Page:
This week, the PGA Championship will be played where the infamous “War By The Shore” 1991 Ryder Cup was played–the Ocean Course at Kiawah on the Atlantic Coast of South Carolina. Some say it may be Pete Dye’s best work (if not his most demanding). I had the good fortune to play the course the spring after the Ryder Cup, but that story cannot be posted here yet because the magazine for whom the story is written diesn’t publish until later this month (check back in a week or two because it’s a good read and not for the reason you might think).
But as I read the many stories about the “evil” genius that is Pete Dye, I am reminded of Election Day 2000 when I and a handful of others were lucky enough to spend a cold and rainy November day in Ocean Springs, Mississippi following Pete Dye around one of his very first 18-hole designs–and one that doesn’t get any attention anymore because it has been shut down for nearly 15 years and overgrown by trees and marsh. I wrote about the day in the August 2001 edition of “Lipouts” and it is republished below. I hope you enjoy reading about it as much as I enjoyed spending the day with the “evil genius.”
“A Day With Pete Dye” — By Nathan Crace, Copyright August 2001
It was cold. And wet. And miserable. And I couldn’t have been happier. As I watched the cold winter rain drizzle over the tidal marsh in the distance, it almost appeared that the tall upright marsh grass—turned a grayish-brown from the winter temperatures—was stretching out to meet the rain as it fell from the sky. This was Election Day 2000 and it was also the day I was to meet the man some call a living legend. You could even argue that he has had the most influence on the game of golf of any architect since Robert Trent Jones. I was going to be one of a handful of people spending the day with the Pete Dye regarding an upcoming project on the Mississippi Gulf Coast. The Pine Island course (shut down since Hurricane Georges in October of 1998) was one of Dye’s first courses.
The course—then named Marsh Island—was built in the late 1960’s for less than what we spend nowadays on eighteen green complexes. The owner felt that having Dye involved with the project again would not only bring notoriety to the Ocean Springs course, but that it was also the right thing to do since he was the original architect—good call. I don’t really know what I had grown so nervous about as we sat waiting on Mr. Dye to arrive—his plane delayed by the bad weather. I have met a number of “famous” people in my life such as actors, comedians, politicians, and professional athletes, but for some reason I had never been especially impressed by these others—let alone nervous about meeting them. However, meeting Pete Dye was going to be different. This insurance salesman turned golf course architect icon was self-made and time-tested for longer than I had been alive, with hundreds of golf courses around the globe to his credit.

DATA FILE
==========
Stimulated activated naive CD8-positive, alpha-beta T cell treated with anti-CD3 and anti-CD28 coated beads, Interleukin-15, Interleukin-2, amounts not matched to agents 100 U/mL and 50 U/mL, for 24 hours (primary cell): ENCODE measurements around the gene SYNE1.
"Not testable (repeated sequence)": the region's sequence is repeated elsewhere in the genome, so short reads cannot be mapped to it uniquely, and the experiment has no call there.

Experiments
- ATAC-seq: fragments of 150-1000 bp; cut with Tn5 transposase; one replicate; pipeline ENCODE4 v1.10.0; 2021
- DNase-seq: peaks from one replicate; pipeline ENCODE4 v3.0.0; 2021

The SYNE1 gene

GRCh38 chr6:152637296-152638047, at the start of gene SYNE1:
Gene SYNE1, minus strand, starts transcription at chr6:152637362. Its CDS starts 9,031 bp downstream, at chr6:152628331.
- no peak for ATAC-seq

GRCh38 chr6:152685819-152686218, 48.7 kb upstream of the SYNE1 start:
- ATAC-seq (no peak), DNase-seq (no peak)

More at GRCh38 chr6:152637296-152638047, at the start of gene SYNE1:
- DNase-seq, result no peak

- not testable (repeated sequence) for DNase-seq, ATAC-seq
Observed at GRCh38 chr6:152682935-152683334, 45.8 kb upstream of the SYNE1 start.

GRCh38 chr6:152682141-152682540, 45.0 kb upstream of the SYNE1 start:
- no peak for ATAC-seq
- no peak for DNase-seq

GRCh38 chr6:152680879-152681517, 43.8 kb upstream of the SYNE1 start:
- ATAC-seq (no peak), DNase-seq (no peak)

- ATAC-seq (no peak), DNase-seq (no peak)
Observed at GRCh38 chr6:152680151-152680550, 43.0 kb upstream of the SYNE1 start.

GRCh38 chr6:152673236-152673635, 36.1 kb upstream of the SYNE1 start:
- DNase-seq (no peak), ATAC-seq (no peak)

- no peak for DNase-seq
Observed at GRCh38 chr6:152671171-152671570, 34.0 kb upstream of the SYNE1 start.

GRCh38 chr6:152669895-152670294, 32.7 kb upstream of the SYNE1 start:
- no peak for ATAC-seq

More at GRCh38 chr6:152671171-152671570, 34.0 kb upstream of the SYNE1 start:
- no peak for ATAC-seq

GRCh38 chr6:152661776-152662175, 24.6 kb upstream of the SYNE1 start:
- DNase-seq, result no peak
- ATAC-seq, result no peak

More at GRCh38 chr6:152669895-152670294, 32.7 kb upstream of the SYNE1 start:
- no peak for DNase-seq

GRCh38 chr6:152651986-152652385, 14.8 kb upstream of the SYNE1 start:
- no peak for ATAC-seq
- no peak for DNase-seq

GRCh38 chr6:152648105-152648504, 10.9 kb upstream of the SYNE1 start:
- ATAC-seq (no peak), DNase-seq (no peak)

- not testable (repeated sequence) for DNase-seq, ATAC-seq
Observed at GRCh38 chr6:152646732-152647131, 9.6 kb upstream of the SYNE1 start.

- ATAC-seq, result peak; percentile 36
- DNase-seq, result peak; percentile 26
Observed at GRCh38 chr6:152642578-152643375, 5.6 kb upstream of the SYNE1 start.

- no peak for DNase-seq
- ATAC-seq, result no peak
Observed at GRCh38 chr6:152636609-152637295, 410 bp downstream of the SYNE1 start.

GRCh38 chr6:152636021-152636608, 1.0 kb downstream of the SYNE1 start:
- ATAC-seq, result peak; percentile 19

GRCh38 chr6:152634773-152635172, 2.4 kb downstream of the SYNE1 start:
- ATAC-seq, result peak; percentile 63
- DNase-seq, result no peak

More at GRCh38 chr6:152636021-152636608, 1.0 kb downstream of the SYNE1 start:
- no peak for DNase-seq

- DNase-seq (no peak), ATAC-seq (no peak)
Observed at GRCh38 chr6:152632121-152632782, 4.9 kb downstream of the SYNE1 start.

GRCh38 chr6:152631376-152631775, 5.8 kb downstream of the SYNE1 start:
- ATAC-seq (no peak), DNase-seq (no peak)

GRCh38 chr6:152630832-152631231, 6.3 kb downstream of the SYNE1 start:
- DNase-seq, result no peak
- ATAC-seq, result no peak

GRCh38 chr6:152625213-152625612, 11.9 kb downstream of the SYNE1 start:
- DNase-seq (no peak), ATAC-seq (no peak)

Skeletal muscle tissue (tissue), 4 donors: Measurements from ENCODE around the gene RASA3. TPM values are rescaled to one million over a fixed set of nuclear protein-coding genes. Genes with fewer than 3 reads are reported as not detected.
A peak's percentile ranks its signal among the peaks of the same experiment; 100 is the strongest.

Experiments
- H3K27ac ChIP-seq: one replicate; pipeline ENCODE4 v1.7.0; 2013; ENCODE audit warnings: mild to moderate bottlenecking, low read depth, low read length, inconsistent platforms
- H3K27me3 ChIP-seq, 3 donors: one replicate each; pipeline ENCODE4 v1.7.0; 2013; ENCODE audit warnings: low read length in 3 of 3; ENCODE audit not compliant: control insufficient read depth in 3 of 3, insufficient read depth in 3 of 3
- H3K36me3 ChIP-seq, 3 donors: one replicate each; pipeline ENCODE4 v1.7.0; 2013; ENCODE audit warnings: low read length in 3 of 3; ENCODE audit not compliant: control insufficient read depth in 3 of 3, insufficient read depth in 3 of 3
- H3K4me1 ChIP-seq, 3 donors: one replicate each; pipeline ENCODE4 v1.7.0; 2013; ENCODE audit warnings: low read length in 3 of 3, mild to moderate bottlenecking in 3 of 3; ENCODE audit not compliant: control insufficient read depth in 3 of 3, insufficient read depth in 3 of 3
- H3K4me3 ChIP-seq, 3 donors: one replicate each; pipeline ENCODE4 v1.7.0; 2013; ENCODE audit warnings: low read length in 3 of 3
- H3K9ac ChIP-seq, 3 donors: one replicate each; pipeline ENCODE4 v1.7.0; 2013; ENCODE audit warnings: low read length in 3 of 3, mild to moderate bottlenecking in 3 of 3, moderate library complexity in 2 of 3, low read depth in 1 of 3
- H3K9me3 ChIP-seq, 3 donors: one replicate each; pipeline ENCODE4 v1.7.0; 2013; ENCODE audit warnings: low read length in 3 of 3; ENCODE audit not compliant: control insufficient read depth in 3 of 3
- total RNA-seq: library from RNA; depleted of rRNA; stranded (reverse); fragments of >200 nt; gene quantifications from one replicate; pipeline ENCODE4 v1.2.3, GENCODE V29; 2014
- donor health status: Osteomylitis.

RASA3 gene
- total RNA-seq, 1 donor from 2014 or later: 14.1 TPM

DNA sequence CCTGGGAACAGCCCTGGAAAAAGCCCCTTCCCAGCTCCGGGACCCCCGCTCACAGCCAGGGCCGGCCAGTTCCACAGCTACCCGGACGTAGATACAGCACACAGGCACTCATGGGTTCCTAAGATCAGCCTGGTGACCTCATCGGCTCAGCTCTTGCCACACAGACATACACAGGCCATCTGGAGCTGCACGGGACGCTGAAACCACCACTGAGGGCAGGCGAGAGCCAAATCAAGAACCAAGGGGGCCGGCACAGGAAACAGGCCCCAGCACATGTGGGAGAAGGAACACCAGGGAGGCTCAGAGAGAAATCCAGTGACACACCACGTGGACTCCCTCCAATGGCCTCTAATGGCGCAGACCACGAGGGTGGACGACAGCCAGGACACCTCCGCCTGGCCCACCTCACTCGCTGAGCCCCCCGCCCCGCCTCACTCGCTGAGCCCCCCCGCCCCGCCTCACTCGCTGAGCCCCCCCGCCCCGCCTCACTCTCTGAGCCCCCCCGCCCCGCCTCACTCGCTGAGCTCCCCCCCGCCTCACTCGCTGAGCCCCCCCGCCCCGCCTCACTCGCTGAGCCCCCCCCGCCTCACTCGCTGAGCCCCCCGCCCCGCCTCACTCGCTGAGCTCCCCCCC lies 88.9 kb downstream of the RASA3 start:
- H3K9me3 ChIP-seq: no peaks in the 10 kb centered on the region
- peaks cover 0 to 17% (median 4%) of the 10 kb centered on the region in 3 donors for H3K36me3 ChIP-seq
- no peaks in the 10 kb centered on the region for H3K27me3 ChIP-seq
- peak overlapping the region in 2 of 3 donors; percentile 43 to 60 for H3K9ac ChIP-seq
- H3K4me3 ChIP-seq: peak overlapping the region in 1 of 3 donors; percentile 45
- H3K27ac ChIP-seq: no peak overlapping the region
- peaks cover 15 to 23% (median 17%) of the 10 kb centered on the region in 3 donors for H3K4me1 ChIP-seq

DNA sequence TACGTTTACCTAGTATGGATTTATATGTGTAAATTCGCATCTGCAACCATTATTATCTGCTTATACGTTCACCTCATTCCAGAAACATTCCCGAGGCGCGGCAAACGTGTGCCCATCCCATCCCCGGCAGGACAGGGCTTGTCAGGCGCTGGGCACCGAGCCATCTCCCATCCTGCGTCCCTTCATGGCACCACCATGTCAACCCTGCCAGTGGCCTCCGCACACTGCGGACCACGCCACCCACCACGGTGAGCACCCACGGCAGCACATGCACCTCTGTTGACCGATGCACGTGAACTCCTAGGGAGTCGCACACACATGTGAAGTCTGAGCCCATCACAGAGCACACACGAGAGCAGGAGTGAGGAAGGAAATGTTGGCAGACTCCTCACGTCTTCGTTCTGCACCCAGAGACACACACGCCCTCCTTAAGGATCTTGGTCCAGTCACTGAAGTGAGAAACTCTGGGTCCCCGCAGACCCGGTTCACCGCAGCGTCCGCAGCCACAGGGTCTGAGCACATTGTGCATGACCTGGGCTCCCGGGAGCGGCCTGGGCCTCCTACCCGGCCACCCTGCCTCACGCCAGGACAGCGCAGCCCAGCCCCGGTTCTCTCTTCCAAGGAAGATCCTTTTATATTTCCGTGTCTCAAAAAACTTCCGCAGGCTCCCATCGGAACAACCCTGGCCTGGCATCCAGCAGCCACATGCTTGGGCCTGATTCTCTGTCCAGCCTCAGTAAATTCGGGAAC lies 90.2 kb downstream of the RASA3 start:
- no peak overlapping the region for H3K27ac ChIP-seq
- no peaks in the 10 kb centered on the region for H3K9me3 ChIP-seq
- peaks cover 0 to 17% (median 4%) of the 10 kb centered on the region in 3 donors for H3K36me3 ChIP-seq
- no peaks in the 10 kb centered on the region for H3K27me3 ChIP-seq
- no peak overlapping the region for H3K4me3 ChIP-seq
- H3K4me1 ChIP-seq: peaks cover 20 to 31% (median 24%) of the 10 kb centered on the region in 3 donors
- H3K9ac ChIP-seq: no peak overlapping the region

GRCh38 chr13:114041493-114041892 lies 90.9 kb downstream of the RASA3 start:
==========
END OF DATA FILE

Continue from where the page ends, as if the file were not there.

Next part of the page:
To be honest, my first impression was that he wasn’t as tall as I had envisioned him being from seeing pictures in magazines. In fact, to the untrained eye Dye might even go unnoticed in a large crowd. No flashy clothes or fancy shoes. Maybe I assumed he would take over the room when he walked in like some well-traveled celebrity. That’s not to say he didn’t have the attention of everyone in the room—he did. But it was more like the respect all of the family gives your Grandfather when he prepares to bless the Thanksgiving dinner. Pete Dye is more of the quiet, thinking type than some might assume of a person with his extensive background.
There we were: eight of us trudging through the weather following Mr. Dye across 18 holes of overgrown rain-soaked fairways, along acres of tidal marsh, and through countless puddles of cold water up to our ankles—all on foot because he likes to walk a course. We spent about three hours walking the property and I got the impression that some would have had a difficult time keeping up with the 70+ year-old Dye if he had not kept stopping to admire the views from the course and out across the tidal marsh. Remarkably, he remembered a great deal about the course he had not seen in thirty years, commenting of certain holes that stood out in his mind.
As sunlight began to fade across the bay, about five or so of us decided to get cleaned up and go out for dinner before Mr. Dye had to catch his late flight home that evening. Just as he had been the entire day, Mr. Dye remained conversational and “down to earth” at the restaurant as he shared stories from years of travel and hundreds of projects around the globe. I tried to keep quiet and listen—at first not even mentioning our Indiana connection (both of us having family roots there). I wanted to hear what he had to talk to about and, after all, I can hear myself talk anytime. I learned from my parents at a very early age to take the time to “listen” to the stories of older generations and not just “hear” what they had to say. So, notwithstanding his impressive resume as an architect, I listened. And I learned. And believe me: you cannot imagine how difficult it is to spend a day with someone like Mr. Dye and force yourself not to “pick his brain” at every chance you get. As dinner drew to a close and we all said our goodbyes, we snapped a couple of photos and I ran off into the rain-soaked darkness, climbed into my car, and drove two hours home to my family—appreciating even more the value of time well spent with people worth admiring.